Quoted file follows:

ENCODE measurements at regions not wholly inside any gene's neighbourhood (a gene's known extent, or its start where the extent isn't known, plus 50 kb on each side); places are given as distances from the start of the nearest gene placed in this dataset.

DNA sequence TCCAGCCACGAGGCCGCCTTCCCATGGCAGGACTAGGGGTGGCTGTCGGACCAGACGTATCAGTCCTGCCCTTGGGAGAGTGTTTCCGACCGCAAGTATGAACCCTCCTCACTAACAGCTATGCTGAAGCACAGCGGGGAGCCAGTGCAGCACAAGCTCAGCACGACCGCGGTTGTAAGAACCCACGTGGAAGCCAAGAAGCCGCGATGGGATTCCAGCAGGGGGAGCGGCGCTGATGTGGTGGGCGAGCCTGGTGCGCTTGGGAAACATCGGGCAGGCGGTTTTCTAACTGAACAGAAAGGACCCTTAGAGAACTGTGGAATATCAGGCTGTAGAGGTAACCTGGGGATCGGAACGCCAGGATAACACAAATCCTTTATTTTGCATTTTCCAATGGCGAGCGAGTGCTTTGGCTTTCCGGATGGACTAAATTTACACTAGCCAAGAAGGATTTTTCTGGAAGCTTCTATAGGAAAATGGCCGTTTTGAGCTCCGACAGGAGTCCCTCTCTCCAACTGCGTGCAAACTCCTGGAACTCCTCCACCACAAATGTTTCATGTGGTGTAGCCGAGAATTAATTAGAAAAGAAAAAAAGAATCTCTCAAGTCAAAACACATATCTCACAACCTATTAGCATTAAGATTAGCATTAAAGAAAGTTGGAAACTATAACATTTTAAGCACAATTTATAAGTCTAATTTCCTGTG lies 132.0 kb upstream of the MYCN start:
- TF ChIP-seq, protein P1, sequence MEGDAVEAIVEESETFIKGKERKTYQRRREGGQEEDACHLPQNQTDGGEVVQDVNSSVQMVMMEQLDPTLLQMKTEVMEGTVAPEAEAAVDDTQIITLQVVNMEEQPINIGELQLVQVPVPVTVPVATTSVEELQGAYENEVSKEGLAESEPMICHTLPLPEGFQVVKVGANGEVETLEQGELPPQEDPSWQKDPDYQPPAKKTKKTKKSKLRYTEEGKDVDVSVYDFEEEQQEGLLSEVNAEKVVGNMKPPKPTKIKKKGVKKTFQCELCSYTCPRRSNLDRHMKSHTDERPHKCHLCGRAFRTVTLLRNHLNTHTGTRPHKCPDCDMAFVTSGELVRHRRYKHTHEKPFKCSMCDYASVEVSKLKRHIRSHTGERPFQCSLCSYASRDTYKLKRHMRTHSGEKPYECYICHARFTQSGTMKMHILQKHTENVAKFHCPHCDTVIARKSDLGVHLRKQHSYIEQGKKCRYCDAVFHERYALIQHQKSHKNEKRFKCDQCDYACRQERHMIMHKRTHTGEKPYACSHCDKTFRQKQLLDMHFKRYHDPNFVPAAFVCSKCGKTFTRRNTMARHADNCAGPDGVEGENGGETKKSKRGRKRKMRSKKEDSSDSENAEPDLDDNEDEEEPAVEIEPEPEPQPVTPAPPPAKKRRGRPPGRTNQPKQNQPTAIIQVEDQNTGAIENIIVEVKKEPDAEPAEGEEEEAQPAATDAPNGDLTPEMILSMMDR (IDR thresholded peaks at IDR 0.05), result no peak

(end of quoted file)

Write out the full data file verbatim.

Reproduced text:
ENCODE measurements at regions not wholly inside any gene's neighbourhood (a gene's known extent, or its start where the extent isn't known, plus 50 kb on each side); places are given as distances from the start of the nearest gene placed in this dataset.

DNA sequence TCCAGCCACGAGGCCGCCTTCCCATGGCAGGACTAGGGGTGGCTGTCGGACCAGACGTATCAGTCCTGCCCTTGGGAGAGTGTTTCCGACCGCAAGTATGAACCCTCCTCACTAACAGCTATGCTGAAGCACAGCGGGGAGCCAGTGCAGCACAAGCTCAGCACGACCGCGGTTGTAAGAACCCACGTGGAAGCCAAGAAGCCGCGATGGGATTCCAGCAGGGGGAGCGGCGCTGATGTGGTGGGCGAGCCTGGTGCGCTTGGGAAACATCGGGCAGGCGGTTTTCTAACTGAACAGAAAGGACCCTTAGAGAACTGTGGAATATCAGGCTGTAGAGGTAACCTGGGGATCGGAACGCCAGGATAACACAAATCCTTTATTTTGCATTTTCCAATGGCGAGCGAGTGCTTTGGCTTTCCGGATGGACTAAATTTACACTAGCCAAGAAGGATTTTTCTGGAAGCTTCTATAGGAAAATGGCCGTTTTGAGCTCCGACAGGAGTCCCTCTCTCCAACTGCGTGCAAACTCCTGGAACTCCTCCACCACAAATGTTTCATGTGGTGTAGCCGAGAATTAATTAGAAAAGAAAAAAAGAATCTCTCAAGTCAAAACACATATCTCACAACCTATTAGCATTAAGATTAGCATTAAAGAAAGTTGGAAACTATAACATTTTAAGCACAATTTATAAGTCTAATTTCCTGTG lies 132.0 kb upstream of the MYCN start:
- TF ChIP-seq, protein P1, sequence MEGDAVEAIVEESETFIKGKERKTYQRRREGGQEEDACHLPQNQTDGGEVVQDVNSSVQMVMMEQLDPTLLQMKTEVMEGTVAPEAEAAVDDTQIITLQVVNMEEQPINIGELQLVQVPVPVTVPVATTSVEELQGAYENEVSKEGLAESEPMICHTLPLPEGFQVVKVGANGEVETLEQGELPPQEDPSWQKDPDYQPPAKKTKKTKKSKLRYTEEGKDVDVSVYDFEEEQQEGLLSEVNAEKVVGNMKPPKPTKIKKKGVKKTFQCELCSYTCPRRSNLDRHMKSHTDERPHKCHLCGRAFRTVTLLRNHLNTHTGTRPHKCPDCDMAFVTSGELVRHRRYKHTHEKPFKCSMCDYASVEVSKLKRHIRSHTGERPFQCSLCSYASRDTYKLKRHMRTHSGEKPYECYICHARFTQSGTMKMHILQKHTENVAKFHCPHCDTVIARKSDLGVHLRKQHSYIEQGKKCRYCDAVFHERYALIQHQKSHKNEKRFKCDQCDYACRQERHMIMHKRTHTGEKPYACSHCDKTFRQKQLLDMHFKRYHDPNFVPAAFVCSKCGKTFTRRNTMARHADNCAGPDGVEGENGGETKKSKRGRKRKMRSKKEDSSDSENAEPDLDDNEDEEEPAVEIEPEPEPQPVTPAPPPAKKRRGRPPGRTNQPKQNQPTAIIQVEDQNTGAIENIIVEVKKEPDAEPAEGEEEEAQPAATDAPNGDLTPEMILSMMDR (IDR thresholded peaks at IDR 0.05), result no peak